Let's take it one at a time. The DWLSR, if it is your first offense is a second degree misdemeanor and if you did not get a DUI, most likely in court you could show a valid Driver License and it would amended to No Valid Driver License (which does not count toward the 5 year HTO suspension). Now with the DUI, which is a much more serious offense, you have to deal with both, they will likely be in two different courtrooms and have different prosecutors. Depending on the facts of your case you...
I assume you are talking about a continuing writ of garnishment of your wages. You should have received a notice from the creditor, and should file for an exemption if you think you qualify. The exemption is for a head of household, where you provide more than one half of the support for a dependent.
If the screen comes back positive for drugs or alcohol, she will be facing a Violation of Probation, which will land her in jail. Also, remember even if she violates, the original conditions of her probation, such as DUI school, will still need to be completed, before she can get a license.
I agree with the above answers. Depending on the diversion program you were in, you may be tested. It is best to be prepared for it, you don't want to lose a chance such as the diversion program gave you. Also remember to consider an expungement once the case is dropped.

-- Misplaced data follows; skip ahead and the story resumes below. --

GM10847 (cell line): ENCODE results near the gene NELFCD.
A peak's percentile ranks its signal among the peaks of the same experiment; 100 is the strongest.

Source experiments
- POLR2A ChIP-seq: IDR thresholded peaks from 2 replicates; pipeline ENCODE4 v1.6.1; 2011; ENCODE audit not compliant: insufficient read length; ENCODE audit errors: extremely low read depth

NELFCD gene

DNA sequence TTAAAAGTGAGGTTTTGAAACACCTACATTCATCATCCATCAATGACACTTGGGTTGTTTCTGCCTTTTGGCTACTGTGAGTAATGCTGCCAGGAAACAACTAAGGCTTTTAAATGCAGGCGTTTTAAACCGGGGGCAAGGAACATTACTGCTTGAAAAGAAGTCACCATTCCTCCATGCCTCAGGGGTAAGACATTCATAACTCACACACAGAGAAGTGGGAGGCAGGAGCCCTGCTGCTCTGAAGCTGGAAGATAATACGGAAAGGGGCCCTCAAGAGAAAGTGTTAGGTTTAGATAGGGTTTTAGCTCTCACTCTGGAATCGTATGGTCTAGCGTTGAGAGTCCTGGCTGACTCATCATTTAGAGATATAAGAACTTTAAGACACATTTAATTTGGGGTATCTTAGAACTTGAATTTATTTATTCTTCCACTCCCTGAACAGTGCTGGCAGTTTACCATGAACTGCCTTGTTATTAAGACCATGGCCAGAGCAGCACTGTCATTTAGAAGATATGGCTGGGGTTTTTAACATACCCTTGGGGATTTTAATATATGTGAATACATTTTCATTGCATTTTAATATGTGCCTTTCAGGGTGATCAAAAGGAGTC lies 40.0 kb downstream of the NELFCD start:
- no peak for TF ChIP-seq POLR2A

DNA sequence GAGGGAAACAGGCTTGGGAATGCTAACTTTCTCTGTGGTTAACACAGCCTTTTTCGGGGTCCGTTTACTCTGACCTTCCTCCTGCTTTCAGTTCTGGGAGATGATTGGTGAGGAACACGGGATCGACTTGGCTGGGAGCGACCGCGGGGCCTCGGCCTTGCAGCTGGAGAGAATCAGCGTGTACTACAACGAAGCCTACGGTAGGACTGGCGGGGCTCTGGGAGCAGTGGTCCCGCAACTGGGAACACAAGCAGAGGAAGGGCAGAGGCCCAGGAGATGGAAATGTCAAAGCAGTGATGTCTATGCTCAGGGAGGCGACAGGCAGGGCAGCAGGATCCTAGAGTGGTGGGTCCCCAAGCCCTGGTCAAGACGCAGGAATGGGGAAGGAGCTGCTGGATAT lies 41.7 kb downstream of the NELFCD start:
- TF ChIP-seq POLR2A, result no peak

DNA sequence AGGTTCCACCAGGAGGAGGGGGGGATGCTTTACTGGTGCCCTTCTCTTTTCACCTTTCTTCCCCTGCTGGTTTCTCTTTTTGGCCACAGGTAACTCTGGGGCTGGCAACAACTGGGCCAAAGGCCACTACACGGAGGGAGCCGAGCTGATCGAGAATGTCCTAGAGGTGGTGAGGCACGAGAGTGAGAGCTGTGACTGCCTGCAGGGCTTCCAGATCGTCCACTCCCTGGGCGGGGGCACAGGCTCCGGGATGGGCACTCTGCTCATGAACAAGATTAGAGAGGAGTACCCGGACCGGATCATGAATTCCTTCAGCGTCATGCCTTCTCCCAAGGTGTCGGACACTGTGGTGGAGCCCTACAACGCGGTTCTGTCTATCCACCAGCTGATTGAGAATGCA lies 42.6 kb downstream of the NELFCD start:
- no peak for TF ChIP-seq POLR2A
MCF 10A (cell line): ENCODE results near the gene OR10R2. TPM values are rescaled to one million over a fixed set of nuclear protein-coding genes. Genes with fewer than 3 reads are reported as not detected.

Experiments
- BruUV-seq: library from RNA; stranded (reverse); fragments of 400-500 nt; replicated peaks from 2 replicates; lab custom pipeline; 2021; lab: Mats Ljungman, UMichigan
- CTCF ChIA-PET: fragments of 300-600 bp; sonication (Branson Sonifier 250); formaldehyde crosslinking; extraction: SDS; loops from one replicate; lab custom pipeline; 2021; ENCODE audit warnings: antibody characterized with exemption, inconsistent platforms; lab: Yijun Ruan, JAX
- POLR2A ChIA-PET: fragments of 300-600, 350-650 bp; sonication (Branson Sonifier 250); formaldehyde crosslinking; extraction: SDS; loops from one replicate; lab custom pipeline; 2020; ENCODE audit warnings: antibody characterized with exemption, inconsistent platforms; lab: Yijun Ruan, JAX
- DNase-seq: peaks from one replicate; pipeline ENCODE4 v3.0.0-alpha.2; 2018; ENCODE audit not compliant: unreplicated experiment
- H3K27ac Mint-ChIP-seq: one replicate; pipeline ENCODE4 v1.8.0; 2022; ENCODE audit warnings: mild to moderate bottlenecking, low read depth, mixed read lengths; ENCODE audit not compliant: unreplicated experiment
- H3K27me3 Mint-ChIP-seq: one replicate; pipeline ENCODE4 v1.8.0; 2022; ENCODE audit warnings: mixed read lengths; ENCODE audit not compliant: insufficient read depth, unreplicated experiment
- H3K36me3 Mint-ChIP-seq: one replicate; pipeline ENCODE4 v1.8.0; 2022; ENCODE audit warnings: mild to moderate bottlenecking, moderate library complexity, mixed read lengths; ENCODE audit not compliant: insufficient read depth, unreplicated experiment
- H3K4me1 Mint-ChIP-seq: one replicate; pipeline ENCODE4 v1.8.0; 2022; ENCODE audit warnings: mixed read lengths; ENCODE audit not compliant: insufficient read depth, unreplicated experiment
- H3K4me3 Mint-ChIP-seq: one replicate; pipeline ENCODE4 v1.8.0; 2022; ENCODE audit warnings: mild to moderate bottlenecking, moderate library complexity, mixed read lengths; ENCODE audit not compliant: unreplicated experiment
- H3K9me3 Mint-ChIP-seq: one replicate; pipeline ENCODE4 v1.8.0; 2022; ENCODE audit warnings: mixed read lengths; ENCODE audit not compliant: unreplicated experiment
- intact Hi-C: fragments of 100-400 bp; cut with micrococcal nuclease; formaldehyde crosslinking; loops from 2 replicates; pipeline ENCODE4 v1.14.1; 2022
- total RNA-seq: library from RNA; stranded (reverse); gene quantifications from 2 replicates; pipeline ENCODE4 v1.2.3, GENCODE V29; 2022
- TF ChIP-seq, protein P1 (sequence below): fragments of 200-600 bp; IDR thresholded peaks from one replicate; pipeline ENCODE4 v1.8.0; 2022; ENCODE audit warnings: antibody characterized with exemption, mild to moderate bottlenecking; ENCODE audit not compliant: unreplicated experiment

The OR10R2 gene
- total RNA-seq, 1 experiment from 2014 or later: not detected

I agree with Mr. Sanchez, contact an attorney, don't try to do this on your own, you may have defenses to the BUI. It is essential that you get a lawyer early in the process to see if a Motion to dismiss can be filed.
I agree with Mr. Address, you are in a tight spot, since not answering will clearly provoke further questions by the probation officer. You need to hire a lawyer to deal with the underlying issue right away, and see if a violation of probation can be avoided.
I agree with the above, by now this is a civil matter and he will try to collect the money from you. If you are able to, you may try and work it out with the bondsman for a payment plan or a settlement.
I am not sure there is enough information in your scenario. I assume there is not a judgment against you. If that is the case, they would first have to get a judgment against you and then garnish your wages. The statute cited above applies, and if you are the head of household you would be able to file a claim of exemption. Good luck!